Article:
By Michael Lachmann
Producer, BBC Horizon
Twenty-three cars are setting off on a remarkable race across the desert.
"Stanley" with Stanford University team member Sebastian Thrun
From a distance, the cars look like any other rally cars tearing down the dusty roads. But closer inspection reveals that something odd is going on.
There's no-one sitting in the driving seat of any of the cars. Nor are they being steered by remote control.
This is the Grand Challenge, the world's toughest race for robot vehicles - cars that drive themselves. There is $2m (£1m) on offer to the car that completes the 135-mile (220km) course in the fastest time.
To win it, the cars will have to drive 20 times further than any robot car has ever driven itself before.
The race has been organised by Darpa, the US government's military research arm, who are keen to develop driverless technology.
"If we can use unmanned vehicles in dangerous missions like delivering supplies," says Ron Kurjanowicz of Darpa, "then we can take the drivers out of those vehicles and save lives on the battlefield."
For Sebastian Thrun of Stanford University, who is the designer of one of the favourites, the technology has wider appeal. "The competition," he says, "is to make the world's roads safer.
"The day when my car commutes for me and I can sit there, read the newspaper, do e-mail in the car while the car is driving itself, that's the ultimate victory."
The winning team celebrates its victory
Over the opening miles of the course, Thrun's car, Stanley, makes that ultimate victory seem close at hand, sailing smoothly down the unpaved roads at up to 50mph (80 km/h).
Built on the body of a VW Touareg, it has been fitted with a drive-by-wire system that allows the car to be operated by computer.
The steering, gear changes, throttle and brake are all controlled by the robot itself. But driving the car is the easy bit, the hard part is deciding where to go.
As computer engineer Jay Gowdy puts it: "No-one knows how to make a robot understand its environment, or how you make a robot see. Instead, we cheat and build things that measure."
The robots use an array of measuring devices to build a 3D map of the road ahead. Radar systems scan the terrain, while lasers identify and pin-point obstacles, and cameras look further ahead to give warning of what is coming from the distance.
Equipped with the map, the robot then just has to pick a route through it. The flattest bit of the map is likely to be the road, so the robots drive down the flattest course they can while avoiding any obstacles in their way.
It might sound easy but it takes a huge amount of computing power. Stanley uses a million lines of specially written computing code and the processing power of seven on-board computers to plot a course and decide its speed.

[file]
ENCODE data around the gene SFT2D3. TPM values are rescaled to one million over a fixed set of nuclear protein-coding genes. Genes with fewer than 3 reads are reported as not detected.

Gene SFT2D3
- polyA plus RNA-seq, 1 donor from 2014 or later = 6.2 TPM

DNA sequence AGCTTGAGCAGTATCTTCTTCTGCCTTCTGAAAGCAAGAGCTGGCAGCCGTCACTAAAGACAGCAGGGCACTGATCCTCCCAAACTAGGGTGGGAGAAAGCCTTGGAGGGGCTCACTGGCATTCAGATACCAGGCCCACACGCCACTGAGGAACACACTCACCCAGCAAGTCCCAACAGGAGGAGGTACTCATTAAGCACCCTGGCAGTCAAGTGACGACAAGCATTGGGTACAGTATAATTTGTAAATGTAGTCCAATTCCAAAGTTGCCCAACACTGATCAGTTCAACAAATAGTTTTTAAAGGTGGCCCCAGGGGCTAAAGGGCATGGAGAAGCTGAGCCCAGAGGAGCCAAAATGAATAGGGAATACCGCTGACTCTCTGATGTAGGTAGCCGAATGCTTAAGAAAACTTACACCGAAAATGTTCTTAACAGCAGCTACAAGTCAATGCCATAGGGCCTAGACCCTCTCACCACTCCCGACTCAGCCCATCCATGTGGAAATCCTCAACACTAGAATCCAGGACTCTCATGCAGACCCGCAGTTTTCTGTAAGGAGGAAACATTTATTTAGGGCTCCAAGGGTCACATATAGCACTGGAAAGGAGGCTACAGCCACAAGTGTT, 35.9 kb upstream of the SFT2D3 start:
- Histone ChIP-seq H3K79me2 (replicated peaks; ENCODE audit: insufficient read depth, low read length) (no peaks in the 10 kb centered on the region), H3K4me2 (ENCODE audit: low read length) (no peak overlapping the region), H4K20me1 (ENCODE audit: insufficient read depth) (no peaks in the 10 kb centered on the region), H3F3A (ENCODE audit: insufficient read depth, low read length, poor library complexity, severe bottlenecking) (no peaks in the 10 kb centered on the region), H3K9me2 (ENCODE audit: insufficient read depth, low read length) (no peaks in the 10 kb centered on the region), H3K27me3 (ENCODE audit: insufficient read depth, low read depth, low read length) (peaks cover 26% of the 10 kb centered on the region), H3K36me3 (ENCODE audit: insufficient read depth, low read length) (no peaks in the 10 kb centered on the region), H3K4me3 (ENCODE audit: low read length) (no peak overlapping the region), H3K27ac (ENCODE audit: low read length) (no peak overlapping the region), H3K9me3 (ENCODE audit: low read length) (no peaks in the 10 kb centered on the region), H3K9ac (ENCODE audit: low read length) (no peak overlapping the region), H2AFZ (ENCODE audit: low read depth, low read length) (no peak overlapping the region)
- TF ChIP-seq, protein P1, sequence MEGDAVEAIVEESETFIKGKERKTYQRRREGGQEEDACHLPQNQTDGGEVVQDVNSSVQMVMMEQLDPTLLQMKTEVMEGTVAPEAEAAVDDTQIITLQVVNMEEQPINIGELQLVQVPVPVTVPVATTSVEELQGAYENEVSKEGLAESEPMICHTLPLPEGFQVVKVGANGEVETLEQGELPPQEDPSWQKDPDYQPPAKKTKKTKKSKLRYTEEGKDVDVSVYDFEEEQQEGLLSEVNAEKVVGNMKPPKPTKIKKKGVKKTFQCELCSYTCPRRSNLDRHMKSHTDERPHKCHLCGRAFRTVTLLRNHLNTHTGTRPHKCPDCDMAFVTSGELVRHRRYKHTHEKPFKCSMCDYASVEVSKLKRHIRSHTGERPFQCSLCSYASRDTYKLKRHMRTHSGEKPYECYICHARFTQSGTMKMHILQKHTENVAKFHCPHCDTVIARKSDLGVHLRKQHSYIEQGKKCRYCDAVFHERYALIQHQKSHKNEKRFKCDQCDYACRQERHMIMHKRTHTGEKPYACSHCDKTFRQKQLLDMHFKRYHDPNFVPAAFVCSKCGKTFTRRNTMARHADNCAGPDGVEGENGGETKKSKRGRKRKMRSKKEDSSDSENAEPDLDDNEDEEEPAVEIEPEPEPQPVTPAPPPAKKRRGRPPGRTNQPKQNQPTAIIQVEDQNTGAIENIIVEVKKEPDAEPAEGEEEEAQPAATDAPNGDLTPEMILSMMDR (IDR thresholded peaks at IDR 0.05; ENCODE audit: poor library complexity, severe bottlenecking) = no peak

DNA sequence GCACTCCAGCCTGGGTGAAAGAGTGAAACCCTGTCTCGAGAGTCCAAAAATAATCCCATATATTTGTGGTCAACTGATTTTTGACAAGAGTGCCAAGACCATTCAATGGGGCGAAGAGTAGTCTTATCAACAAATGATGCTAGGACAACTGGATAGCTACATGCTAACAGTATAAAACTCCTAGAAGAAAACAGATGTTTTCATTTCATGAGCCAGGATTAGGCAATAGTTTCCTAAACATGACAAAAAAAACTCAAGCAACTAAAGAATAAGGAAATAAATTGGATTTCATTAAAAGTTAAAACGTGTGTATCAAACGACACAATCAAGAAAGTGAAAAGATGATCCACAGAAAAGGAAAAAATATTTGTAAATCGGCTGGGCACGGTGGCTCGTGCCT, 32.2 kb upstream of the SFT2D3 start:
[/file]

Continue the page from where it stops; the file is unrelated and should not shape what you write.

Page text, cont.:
The difficulty of the task was graphically demonstrated when the Grand Challenge was run for the first time in 2004. Of the 15 vehicles that started the race, half crashed or ground to a halt within the first mile.
The most successful vehicle, a converted Hummer called Sandstorm, managed only seven miles - over 100 miles short of the finishing line. It was a chastening experience for its creator Red Whittaker who has returned for another go at the course.
He has no doubt how difficult the Grand Challenge is. "I think of it as robotics' Kittyhawk," he says, referring to the Wright brothers and the development of flight. "But it calls for a 100-fold leap in the performance of robotic technology."
To double their chances, Whittaker and his team from Carnegie Mellon University in Pittsburgh have entered two vehicles into this year's race, both rugged pieces of heavy engineering designed to take on the gruelling desert course.
It's a strategy that appears to be paying off as vehicle after vehicle drops out of the race. Some suffer from mechanical failure caused by the punishing terrain, but most fail as their navigation systems misidentify the road, sending the robots off course and into the desert.
Before long, the two Carnegie Mellon robots and Stanley are on their own at the front of the race. For nearly 100 miles, they contest the lead, each steering their own route and adjusting their speed as the terrain changes.
After nearly seven hours of racing the teams gather at the finishing line to see which of their robots will return first. A cloud of dust on the horizon becomes a blue dot and, to jubilant celebrations from the Stanford team, Stanley drives itself across the finish line and into the winning circle. Within 20 minutes, both the Carnegie Mellon robots also finish.
That three vehicles completed the course in such quick time astounded many observers and has bought closer the day when we are all driven around by our cars.
But there are still many problems to be solved. For instance, the robots in the Grand Challenge only had to avoid static obstacles. What will happen when the cars have to contend with moving hazards such as other cars and pedestrians?
Hopefully, we'll find out next year. The teams are preparing for a robot race called the Urban Challenge, in which the cars will have to negotiate a 60-mile (100km) course along built-up roads, avoiding other cars - and keeping to the traffic laws.
You can watch The Great Robot Race on Horizon, BBC Two, at 2100GMT on Tuesday 31 October.